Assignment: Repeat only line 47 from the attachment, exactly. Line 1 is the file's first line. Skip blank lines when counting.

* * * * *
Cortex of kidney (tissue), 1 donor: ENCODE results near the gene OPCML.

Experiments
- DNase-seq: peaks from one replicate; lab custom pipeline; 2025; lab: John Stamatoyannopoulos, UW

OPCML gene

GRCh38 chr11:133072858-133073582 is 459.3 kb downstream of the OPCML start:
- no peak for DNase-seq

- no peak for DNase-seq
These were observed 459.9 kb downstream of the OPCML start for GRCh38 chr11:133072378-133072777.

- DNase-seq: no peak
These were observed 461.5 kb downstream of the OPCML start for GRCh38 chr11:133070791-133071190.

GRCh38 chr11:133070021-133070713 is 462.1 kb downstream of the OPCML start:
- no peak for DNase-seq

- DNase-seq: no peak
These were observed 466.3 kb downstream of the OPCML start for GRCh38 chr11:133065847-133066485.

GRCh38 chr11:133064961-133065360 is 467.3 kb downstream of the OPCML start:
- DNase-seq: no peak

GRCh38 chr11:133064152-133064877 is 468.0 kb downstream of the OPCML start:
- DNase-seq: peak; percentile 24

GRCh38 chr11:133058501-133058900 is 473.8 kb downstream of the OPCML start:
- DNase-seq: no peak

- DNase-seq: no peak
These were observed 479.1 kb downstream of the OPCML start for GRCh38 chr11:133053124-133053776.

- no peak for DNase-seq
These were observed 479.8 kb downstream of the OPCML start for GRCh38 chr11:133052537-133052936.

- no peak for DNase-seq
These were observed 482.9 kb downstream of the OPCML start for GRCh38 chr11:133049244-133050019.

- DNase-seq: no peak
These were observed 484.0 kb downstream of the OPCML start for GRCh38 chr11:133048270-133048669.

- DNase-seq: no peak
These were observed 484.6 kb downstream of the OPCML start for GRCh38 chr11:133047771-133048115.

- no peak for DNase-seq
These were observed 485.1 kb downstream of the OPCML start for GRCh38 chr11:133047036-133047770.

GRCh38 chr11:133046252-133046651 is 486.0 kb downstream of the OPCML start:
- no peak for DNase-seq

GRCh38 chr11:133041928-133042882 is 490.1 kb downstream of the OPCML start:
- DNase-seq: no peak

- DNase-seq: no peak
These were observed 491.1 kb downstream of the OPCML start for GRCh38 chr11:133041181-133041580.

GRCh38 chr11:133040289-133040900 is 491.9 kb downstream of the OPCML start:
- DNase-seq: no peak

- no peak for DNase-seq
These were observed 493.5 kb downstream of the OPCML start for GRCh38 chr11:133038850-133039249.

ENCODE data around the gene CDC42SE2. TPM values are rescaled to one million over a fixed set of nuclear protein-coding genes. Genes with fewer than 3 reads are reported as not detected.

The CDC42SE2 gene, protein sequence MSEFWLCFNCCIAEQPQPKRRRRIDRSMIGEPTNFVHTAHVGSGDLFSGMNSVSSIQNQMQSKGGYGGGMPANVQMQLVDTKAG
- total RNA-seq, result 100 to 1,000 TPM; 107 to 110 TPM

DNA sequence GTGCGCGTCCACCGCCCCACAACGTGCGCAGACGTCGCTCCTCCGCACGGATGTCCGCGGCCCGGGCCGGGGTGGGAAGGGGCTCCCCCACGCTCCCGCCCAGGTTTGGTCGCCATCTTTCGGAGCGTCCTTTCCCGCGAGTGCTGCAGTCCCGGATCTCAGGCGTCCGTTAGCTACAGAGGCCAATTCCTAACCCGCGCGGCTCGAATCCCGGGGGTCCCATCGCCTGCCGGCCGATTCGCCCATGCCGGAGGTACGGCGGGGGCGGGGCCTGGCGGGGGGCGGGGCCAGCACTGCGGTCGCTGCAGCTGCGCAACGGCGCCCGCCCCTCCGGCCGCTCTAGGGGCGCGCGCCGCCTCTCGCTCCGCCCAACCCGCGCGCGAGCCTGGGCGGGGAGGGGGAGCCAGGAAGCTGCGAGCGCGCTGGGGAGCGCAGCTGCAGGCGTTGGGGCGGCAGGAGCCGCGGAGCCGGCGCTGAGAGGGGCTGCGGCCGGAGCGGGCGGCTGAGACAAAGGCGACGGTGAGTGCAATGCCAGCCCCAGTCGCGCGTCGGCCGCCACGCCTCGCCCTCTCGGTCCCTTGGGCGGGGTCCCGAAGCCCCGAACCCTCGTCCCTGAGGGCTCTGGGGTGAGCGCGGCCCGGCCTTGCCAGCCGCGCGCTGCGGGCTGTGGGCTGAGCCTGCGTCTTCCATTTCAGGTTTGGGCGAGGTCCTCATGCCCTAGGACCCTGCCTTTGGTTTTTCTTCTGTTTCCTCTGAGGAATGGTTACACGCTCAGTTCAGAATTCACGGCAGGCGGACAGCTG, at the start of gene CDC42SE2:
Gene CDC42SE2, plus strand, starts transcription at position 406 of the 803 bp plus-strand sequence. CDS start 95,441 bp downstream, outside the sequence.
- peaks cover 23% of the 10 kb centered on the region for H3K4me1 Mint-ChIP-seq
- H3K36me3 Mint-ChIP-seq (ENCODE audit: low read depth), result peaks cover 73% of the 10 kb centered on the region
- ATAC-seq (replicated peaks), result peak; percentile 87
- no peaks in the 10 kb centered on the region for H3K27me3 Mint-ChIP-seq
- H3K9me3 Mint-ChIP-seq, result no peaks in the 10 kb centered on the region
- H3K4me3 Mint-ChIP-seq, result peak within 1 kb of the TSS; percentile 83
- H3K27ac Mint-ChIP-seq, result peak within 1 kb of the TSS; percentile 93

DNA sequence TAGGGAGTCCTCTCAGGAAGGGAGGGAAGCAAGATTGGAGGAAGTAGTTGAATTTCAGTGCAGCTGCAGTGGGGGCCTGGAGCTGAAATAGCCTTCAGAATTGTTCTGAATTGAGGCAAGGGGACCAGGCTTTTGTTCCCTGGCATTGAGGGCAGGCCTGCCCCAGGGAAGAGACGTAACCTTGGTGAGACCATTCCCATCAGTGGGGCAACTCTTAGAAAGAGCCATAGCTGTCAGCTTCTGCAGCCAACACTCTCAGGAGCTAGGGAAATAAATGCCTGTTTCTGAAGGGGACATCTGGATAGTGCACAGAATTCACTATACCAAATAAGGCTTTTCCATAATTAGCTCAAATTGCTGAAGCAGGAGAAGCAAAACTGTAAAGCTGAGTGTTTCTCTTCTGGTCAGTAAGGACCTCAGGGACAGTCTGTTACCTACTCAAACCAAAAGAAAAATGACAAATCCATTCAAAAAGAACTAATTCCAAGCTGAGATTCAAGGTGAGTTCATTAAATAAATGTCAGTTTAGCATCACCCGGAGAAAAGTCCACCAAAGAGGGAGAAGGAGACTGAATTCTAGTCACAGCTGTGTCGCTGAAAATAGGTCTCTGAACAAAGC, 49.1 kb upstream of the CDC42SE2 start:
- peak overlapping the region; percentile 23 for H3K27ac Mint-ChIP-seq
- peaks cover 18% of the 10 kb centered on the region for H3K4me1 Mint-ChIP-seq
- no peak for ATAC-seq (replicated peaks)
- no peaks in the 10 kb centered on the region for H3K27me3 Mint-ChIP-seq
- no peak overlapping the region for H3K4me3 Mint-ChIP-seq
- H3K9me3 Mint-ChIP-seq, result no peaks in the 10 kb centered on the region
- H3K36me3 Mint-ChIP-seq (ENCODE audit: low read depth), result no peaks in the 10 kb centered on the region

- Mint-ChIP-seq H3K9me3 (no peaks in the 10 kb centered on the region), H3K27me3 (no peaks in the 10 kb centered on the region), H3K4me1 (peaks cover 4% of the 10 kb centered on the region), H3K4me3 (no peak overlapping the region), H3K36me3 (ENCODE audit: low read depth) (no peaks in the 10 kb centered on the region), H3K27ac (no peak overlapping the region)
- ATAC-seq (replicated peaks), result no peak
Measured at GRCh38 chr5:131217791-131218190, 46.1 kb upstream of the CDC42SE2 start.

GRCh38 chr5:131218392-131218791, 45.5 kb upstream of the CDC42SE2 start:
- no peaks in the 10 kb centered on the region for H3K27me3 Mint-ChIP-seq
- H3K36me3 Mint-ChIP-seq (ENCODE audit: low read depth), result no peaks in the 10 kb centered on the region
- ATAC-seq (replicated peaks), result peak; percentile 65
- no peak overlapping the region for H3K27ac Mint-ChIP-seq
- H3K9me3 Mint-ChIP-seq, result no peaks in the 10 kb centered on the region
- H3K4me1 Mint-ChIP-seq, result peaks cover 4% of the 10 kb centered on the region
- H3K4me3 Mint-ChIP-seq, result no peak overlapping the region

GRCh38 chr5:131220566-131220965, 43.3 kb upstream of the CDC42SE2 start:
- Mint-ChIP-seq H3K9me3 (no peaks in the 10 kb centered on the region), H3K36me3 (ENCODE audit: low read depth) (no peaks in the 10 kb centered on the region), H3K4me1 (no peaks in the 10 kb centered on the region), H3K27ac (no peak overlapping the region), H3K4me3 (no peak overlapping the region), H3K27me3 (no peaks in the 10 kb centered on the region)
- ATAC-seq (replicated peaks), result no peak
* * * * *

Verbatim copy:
Gene CDC42SE2, plus strand, starts transcription at position 406 of the 803 bp plus-strand sequence. CDS start 95,441 bp downstream, outside the sequence.